- Write out all of your thoughts that define you as being different and isolated. Be detailed. Let them sit a bit, and then go back to your list and write out opposing thoughts.
- List all the ways that you’re like everyone else. List what you have in common, how your feelings mirror others’ feelings, how your experiences may be similar to others’ experiences. Think of real examples.
- Let yourself feel vulnerable. Underneath your resentment, anger and disappointment is sadness. When you allow the sadness to surface, you can begin to reconnect. Look at the faces of the people you see when you’re out, and you’ll see that vulnerability everywhere. This is where and how you can connect.
- Reading is another good way to reconnect. Try “The Gifts of Imperfection” by Brene Brown.
- When you’re around others, instead of thinking about how they’re responding to you or thinking about you, focus on how you’re responding to them and thinking about them. Turn your attention out instead of in.
- Be curious about how people are feeling. How did they get to where they are? What’s their life like? What were their early experiences growing up? Are they happy? Do they look anxious? Are they closed off? Wonder about it. You will gain a growing compassion for other people, and in the process for yourself also.
#7 Not taking care of your body.
Yeah, you know about that this one, but maybe not enough to understand the seriousness of it.
Our ability to handle emotions, think clearly, make decisions, and even take action are greatly effected by our physical state of being.
If you live on junk food, or make a habit of eating high fat, high salt, and high junk carbs, you’re diminishing your brain’s ability to function optimally. You might feel sluggish, tired, grumpy, bored, and even numb. You may also feel more anxious and depressed.
Mood in particular is intimately tied in with diet. Chronic poor eating patterns are linked to increased depression and anxiety, as well as inflammatory problems which show up in auto-immune diseases, cardiovascular diseases, diabetes, and cancer.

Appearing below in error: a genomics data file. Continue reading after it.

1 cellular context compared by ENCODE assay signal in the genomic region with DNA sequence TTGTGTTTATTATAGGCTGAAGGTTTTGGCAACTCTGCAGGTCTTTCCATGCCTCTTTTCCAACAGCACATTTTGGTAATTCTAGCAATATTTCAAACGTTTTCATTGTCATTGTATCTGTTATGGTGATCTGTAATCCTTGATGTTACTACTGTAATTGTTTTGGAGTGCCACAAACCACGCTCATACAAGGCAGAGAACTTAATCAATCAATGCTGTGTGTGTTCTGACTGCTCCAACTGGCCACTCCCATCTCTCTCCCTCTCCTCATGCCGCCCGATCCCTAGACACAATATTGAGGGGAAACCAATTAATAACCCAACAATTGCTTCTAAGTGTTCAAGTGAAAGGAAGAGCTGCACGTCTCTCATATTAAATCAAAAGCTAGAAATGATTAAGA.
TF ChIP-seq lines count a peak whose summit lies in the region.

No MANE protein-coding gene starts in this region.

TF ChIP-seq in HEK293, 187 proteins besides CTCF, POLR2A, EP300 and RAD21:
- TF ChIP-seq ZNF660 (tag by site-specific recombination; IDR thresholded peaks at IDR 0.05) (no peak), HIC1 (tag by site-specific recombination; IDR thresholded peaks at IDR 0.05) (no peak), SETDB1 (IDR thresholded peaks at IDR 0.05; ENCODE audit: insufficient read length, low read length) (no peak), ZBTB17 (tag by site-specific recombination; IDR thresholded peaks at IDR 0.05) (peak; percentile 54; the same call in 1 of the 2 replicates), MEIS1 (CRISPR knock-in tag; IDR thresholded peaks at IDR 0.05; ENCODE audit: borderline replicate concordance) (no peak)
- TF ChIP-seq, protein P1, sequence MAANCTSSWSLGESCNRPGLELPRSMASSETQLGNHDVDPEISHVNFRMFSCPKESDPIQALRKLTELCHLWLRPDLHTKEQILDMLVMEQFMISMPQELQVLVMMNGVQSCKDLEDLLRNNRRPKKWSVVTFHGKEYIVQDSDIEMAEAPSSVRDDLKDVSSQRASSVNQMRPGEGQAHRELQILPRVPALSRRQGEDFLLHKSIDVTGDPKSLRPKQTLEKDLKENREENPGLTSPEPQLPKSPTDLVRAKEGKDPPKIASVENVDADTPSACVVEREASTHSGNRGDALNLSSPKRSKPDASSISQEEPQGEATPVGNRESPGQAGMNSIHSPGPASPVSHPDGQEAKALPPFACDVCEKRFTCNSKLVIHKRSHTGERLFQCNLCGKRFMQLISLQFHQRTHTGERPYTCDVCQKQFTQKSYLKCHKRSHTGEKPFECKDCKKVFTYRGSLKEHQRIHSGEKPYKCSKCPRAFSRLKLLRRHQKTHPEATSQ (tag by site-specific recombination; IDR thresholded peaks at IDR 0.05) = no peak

Sleep deprivation has been linked to chronic diseases such as diabetes, depression, obesity, and hypertension. It effects mortality and quality of life. Those who get too little sleep are also less productive, more prone to dangerous driving and more likely to commit occupational errors.
The bottom line is that lack of sleep has significant negative consequences on all levels of functioning.
You know it’s good for you, but you may not know how good it is.
Not only does exercise have a positive effect on your cardiovascular, circulatory, and endocrine system, it also greatly effects the functioning of your brain! It increases your ability to learn, remember, focus, and think creatively. It also stabilizes mood and decreases depression and anxiety, as well as emotional reactivity.
You don’t have to do tons of exercise to get these results. You just need to pick some kind of exercise and do it regularly and consistently. The more consistent and longer you engage in exercise, the more you get the benefits I’ve just outlined. It’s huge bang for your buck!
- Start a “clean eating” diet today. Choose foods you like, but stick to whole foods and decrease white flour, sugar, saturated and trans fats, and anything that’s processed. Start gradually if you need to, but be consistent.
- Get at least 7 hours of sleep per night, but aim for 8. Do not go below 7. Do your best to sleep between the hours of 11PM and 6AM. Above all, avoid screens close to bedtime. They emit blue light that interrupts sleep patterns.
- Create a regular exercise routine. Walking is a very easy choice. If you walk, go for 1 mile per day at least 5 days per week. That will take you about 20 minutes per day. If you’d rather go to the gym, by all means do that. Whatever you choose, make sure you stick with it.
We’ve covered a lot in this article, and you don’t need to work on everything at once. In fact, don’t do that. It’ll set you up to fail.
Start slow and select one thing to tackle. Make a plan and work on that one thing for at least a month before you tackle a second one.
It’s more important to work steadily and consistently on one goal until you’ve created a new permanent behavior pattern. Then go to the next.
Let me know how you do and which habits you find hardest to change.